Logic programming is concerned with the use of logic as a programming language. The main manifestation of this computing paradigm is in the various versions of Prolog which are now available, in which computation is viewed as deduction from sets of Horn clauses, although there is also growing interest in the related form known as answer set programming, see . The reference  contains a good survey of the growth of logic programming over the last twenty-five years both as a stand-alone programming language and as a software component of large information systems. One advantage a logic program P has over conventional imperative and object oriented programs is that it has a natural machine-independent meaning, namely, its logical meaning. This is often referred to as its declarative semantics, and is usually taken to be some 'standard' model canonically associated with P. Unfortunately, it is often the case that there are many possible choices for the standard model, some even taken in many-valued logic, which do not in general coincide and all of which have a claim to be 'the natural choice' depending on one's view of non-monotonic reasoning.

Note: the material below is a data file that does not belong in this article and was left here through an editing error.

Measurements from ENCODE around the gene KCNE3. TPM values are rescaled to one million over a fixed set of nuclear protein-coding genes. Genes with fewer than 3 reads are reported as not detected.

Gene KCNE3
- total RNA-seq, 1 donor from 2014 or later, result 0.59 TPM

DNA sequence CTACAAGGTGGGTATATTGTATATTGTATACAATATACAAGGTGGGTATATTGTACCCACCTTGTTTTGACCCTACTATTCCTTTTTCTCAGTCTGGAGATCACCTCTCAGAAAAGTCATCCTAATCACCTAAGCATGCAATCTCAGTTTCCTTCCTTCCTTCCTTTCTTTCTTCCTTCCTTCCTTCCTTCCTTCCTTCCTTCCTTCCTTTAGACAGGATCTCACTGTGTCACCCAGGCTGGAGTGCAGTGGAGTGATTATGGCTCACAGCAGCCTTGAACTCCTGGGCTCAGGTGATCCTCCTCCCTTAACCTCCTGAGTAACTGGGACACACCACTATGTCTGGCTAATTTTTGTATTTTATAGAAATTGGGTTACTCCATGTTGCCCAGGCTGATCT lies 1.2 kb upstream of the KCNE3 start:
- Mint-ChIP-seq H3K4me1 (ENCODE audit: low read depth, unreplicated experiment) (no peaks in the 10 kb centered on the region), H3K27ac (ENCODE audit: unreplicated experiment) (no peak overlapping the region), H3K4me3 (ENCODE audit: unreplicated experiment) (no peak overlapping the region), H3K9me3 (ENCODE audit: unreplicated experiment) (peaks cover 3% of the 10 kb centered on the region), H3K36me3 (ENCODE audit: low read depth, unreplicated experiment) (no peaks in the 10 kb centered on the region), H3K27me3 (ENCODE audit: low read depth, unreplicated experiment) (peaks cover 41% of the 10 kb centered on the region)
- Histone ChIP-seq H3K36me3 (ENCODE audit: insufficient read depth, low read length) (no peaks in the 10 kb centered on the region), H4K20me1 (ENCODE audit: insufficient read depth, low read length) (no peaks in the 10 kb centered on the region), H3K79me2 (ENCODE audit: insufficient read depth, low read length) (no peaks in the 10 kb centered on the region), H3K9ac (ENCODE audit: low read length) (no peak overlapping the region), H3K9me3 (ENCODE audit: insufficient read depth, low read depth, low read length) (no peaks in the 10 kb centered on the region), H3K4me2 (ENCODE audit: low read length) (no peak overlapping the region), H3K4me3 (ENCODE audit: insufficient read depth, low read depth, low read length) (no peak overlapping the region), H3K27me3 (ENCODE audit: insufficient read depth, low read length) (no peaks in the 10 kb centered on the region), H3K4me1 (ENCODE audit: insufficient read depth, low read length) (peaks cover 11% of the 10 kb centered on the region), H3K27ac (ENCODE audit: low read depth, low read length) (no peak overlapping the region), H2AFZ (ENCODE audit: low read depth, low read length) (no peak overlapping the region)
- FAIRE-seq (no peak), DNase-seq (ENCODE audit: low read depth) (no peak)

Seda, A. K.,
& Hitzler, P.
(2000). Classes of Logic Programs which Possess Unique Supported Models. .